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Aggregate level association between prenatal care and infant mortality rate

Huang, Yongxu (2012) Aggregate level association between prenatal care and infant mortality rate. Master Essay, University of Pittsburgh.

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Objectives: The objectives of this study include understanding the association between adequate prenatal care and the infant mortality rate (IMR) at the aggregate level and studying the effects of other factors, such as race and income, on the association. Methodology: IMR and the rate of pregnant women who receive prenatal care during the first trimester (PNC) were examined. Annual state-level aggregate data from 1997 to 2005 were extracted. Covariance of IMR and PNC was calculated. Scatterplots of IMR versus PNC were drawn. Two-variable and multivariable regressions were used to study the effects of several factors, including PNC on IMR. Results: Substantial differences were observed in IMR and PNC across states within the US. An insignificant inverse association between PNC and IMR was observed at the aggregate level for data from 1997 to 2005. Significant inverse associations were observed between IMR and the percentage of Non-Hispanic White population, the percentage of Hispanic population, and income level. Conclusions: Differences in IMR and PNC across states were observed. PNC has a modest effect on reducing IMR. Race and income level may have more significant impacts on IMR. Public health relevance: High infant mortality leads to high social and economic costs. Previous studies suggested that inadequate prenatal care is associated with adverse birth outcomes, such as preterm birth and infant mortality. It is possible that ensuring the availability of early prenatal care during the first trimesters could help reduce IMR. In addition, reducing health disparities between different racial and income groups could help reduce the IMR in the US.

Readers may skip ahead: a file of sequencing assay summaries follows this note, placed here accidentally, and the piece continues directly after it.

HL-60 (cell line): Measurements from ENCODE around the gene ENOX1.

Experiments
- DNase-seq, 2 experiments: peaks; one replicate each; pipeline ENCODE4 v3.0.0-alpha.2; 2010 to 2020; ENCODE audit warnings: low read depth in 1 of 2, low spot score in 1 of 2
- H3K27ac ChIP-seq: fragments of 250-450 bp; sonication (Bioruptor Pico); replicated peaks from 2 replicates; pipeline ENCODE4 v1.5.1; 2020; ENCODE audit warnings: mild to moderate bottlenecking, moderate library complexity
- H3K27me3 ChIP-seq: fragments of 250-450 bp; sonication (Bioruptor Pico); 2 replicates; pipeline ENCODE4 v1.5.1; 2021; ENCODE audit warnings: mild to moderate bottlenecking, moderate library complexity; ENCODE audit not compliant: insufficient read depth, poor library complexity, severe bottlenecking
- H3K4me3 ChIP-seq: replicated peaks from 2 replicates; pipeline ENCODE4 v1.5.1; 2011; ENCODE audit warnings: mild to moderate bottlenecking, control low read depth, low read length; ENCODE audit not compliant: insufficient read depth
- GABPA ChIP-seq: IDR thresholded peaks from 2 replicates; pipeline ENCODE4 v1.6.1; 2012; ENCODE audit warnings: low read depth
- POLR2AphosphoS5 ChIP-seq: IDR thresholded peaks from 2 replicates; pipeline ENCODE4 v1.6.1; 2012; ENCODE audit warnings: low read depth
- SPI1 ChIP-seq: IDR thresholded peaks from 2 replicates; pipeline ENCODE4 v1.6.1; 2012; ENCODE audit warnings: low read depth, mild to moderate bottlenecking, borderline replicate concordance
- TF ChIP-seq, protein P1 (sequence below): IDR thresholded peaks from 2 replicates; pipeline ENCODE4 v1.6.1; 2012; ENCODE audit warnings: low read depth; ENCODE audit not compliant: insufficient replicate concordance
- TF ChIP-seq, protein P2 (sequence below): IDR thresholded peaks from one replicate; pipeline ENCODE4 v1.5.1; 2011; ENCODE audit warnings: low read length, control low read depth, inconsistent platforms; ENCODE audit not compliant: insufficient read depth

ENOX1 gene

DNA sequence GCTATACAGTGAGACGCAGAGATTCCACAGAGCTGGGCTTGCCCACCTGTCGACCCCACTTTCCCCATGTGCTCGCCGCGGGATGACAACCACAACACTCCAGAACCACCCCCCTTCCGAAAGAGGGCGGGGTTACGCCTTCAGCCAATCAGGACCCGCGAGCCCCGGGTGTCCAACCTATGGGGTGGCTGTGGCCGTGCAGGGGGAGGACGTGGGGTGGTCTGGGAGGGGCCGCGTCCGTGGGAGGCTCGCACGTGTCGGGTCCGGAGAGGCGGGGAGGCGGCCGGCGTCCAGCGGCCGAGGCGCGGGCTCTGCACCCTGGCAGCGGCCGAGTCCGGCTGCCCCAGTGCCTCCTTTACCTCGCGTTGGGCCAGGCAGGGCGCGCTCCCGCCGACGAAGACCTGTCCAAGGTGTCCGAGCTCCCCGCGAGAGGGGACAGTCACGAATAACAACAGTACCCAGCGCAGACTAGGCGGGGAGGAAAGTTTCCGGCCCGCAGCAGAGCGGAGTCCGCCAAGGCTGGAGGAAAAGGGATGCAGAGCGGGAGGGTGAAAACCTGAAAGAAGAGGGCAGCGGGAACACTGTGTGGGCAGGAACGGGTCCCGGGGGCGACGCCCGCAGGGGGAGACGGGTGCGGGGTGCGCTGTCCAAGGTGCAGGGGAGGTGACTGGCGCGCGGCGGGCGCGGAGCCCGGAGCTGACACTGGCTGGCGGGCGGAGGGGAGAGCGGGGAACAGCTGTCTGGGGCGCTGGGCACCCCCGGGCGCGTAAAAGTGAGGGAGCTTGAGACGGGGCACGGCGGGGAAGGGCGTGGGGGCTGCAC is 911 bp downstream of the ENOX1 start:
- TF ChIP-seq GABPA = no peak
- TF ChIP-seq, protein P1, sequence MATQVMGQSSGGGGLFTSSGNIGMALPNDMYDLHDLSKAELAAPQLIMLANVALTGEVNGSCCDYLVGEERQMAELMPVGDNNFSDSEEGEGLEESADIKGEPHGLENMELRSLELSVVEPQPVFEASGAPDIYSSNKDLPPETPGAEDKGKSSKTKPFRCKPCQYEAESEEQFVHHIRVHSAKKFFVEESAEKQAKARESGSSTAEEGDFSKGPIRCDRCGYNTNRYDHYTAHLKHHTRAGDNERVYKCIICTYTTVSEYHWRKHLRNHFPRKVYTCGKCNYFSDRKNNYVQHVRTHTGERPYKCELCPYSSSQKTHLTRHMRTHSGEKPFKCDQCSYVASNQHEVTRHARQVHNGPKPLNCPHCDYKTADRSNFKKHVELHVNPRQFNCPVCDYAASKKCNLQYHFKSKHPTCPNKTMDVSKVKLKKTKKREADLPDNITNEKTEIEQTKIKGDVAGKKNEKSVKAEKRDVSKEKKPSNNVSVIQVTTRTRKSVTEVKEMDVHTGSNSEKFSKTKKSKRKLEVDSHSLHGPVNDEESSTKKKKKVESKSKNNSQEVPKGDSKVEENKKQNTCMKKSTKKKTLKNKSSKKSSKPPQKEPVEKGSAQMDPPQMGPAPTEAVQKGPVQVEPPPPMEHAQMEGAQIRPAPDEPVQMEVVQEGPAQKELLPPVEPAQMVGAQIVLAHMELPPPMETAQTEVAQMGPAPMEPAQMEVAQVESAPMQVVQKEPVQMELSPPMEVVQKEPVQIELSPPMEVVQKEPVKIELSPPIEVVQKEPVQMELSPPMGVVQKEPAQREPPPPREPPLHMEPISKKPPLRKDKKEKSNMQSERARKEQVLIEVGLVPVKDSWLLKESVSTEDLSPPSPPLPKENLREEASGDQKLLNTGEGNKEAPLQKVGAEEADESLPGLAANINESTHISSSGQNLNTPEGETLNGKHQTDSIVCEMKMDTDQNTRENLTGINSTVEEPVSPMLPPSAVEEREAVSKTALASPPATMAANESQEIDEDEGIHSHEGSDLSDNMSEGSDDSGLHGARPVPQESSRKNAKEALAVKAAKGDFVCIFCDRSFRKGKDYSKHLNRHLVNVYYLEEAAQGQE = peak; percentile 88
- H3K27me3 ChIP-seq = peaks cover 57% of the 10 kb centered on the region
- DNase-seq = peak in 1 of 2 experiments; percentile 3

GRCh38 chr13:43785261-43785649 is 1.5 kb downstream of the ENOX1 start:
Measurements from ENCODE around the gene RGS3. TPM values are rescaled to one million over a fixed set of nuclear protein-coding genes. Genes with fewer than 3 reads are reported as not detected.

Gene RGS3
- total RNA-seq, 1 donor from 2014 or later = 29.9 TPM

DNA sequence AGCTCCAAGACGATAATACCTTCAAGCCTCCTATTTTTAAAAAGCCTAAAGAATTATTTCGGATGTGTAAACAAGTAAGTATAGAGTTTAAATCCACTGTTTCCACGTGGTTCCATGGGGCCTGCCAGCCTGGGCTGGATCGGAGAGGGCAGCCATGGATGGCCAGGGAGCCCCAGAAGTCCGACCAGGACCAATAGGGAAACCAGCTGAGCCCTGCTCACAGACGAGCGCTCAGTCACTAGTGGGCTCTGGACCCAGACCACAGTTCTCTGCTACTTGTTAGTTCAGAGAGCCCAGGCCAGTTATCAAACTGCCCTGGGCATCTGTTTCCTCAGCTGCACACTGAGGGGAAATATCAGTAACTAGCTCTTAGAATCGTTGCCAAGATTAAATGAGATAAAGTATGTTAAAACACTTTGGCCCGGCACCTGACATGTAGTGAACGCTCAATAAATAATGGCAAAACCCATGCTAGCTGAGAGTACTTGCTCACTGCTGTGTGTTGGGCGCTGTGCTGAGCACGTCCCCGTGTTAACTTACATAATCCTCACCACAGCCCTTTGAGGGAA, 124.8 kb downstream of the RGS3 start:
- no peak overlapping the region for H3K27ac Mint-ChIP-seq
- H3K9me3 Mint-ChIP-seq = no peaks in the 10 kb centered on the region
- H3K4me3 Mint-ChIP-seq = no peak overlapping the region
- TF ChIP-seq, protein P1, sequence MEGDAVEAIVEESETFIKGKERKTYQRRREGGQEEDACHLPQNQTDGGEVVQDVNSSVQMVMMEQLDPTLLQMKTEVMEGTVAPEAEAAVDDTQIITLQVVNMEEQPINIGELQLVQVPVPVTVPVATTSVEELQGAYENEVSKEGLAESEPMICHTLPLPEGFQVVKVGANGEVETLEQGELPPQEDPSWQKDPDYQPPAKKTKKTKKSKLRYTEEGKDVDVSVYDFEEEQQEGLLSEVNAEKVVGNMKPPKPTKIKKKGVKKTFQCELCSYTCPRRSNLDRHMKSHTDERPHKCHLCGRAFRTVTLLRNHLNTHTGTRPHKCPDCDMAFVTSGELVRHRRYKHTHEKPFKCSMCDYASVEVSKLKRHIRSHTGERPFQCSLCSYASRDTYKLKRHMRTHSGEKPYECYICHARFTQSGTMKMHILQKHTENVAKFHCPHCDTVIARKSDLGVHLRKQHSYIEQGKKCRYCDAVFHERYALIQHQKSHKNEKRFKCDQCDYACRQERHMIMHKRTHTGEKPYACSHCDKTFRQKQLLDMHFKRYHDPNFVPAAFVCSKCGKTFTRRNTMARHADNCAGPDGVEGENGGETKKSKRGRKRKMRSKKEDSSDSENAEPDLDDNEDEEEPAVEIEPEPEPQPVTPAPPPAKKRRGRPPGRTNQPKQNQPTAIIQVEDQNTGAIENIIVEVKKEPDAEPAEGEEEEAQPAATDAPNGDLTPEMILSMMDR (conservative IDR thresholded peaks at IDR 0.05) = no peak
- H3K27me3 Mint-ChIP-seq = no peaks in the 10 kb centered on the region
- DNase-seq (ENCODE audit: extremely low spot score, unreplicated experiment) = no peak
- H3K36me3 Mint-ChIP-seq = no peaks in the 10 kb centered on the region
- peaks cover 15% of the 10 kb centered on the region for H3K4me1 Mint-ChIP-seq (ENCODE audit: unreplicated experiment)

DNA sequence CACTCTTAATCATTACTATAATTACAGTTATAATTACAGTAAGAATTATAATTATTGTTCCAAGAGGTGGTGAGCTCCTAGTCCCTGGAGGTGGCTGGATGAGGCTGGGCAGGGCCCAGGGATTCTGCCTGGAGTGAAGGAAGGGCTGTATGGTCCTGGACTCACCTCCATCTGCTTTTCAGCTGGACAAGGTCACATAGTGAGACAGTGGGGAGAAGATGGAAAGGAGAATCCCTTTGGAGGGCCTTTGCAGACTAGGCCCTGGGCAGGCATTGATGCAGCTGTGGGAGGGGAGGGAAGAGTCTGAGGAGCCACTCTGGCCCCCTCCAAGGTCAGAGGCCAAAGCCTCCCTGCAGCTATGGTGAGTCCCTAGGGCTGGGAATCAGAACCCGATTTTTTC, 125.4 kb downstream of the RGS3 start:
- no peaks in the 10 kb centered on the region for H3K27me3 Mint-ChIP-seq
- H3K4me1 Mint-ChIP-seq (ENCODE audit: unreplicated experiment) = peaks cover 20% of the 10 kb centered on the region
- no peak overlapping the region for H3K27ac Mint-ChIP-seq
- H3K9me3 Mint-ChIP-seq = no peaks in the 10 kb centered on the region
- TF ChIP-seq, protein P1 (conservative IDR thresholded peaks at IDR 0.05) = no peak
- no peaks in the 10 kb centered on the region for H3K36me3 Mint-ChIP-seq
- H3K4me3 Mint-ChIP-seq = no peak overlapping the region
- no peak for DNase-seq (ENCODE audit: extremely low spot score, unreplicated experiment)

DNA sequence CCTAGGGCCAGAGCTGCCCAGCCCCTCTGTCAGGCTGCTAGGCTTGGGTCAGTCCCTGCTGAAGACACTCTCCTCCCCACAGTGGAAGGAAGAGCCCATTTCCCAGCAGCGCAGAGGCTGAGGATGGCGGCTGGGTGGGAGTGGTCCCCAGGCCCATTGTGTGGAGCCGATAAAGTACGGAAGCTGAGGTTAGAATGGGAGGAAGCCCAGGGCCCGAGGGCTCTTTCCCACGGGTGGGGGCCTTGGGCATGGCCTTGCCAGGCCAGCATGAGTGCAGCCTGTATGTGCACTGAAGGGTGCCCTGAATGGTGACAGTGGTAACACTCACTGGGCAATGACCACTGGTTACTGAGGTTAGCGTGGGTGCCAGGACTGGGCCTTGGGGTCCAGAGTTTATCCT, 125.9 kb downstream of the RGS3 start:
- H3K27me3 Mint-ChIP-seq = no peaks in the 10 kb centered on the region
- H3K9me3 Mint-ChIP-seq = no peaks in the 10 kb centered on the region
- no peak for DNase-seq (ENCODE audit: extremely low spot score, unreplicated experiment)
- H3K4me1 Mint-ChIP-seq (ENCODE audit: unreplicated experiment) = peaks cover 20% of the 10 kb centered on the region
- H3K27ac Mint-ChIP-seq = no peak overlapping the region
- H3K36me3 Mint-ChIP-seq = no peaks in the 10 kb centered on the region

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Item Type: Other Thesis, Dissertation, or Long Paper (Master Essay)
Status: Unpublished
CreatorsEmailPitt UsernameORCID
Huang, Yongxuyoh18@pitt.eduYOH18
ContributionContributors NameEmailPitt UsernameORCID
Committee ChairRoberts, Mark Smroberts@pitt.eduMROBERTSUNSPECIFIED
Committee MemberTerry, Martha Amaterry@pitt.eduMATERRYUNSPECIFIED
Committee MemberDriessen, Juliadriessen@pitt.eduDRIESSENUNSPECIFIED
Date: December 2012
Date Type: Publication
Access Restriction: No restriction; Release the ETD for access worldwide immediately.
Publisher: University of Pittsburgh
Institution: University of Pittsburgh
Schools and Programs: School of Public Health > Health Policy & Management
Degree: MPH - Master of Public Health
Thesis Type: Master Essay
Refereed: No
Date Deposited: 08 Feb 2013 14:31
Last Modified: 01 Sep 2023 10:55


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